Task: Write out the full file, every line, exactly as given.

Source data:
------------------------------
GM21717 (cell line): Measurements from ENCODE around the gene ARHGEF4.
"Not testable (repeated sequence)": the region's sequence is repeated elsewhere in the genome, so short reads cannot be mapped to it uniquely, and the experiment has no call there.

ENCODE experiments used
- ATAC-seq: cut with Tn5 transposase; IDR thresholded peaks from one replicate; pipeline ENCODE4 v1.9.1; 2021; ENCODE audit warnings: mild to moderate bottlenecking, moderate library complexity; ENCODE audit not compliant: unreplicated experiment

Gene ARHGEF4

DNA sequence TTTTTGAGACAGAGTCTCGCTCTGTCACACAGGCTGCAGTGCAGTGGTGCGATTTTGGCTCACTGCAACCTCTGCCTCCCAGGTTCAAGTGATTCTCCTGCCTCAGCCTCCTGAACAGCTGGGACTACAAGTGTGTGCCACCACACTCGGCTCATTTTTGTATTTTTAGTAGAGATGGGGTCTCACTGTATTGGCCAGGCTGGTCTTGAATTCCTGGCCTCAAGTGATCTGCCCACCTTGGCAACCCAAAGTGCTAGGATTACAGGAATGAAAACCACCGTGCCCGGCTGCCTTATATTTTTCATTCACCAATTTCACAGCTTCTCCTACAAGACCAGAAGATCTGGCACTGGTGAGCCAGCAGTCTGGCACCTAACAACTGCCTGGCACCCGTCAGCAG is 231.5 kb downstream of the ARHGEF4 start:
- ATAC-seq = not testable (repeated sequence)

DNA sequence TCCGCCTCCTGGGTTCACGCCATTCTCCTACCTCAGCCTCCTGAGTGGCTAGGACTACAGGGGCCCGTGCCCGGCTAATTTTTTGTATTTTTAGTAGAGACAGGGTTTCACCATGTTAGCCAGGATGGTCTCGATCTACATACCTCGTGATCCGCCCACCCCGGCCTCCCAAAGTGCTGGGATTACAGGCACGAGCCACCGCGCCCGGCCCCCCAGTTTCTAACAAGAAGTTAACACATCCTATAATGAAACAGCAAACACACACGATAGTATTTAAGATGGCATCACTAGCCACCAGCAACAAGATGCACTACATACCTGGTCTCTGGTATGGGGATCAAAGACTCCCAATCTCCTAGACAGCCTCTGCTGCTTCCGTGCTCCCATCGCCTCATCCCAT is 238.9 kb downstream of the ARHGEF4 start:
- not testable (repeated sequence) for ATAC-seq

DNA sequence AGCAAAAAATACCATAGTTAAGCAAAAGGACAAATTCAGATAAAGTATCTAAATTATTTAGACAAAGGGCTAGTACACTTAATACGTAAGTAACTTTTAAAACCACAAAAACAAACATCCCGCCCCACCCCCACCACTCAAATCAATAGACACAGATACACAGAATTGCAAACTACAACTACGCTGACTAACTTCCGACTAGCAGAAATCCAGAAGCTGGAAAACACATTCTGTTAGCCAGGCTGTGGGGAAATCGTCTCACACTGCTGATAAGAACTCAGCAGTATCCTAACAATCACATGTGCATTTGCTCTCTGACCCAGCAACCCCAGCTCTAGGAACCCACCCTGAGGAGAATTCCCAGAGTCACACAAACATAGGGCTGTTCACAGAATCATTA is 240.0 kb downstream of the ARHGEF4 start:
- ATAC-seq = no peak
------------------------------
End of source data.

GM21717 (cell line): Measurements from ENCODE around the gene ARHGEF4.
"Not testable (repeated sequence)": the region's sequence is repeated elsewhere in the genome, so short reads cannot be mapped to it uniquely, and the experiment has no call there.

ENCODE experiments used
- ATAC-seq: cut with Tn5 transposase; IDR thresholded peaks from one replicate; pipeline ENCODE4 v1.9.1; 2021; ENCODE audit warnings: mild to moderate bottlenecking, moderate library complexity; ENCODE audit not compliant: unreplicated experiment

Gene ARHGEF4

DNA sequence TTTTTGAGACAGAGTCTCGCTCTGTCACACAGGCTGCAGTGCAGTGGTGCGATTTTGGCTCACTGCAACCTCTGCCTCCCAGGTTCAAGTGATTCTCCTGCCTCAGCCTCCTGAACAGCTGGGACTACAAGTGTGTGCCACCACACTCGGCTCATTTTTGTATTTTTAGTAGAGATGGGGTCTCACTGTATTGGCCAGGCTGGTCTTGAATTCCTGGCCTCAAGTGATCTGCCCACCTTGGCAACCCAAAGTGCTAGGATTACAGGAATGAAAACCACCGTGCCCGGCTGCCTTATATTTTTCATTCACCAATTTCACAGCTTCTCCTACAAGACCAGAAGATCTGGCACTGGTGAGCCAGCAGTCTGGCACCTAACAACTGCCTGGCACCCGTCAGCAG is 231.5 kb downstream of the ARHGEF4 start:
- ATAC-seq = not testable (repeated sequence)

DNA sequence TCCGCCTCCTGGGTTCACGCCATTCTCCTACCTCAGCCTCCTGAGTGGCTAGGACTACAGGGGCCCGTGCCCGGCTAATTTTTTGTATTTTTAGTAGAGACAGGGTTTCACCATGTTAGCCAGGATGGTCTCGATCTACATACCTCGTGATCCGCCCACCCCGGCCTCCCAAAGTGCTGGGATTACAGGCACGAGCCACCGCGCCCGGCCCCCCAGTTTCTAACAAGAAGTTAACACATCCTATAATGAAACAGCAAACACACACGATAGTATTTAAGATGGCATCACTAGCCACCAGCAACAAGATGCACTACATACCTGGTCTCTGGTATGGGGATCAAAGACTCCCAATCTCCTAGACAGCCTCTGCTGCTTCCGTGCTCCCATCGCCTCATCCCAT is 238.9 kb downstream of the ARHGEF4 start:
- not testable (repeated sequence) for ATAC-seq

DNA sequence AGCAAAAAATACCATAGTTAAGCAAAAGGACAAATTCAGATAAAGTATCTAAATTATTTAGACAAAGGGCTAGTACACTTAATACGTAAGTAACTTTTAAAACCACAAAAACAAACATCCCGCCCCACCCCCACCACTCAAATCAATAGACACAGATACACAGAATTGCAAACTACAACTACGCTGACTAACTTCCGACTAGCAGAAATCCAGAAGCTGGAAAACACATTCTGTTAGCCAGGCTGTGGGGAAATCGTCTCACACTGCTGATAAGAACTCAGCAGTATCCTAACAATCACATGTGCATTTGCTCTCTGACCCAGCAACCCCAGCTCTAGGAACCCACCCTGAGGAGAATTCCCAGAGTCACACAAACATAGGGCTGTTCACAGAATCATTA is 240.0 kb downstream of the ARHGEF4 start:
- ATAC-seq = no peak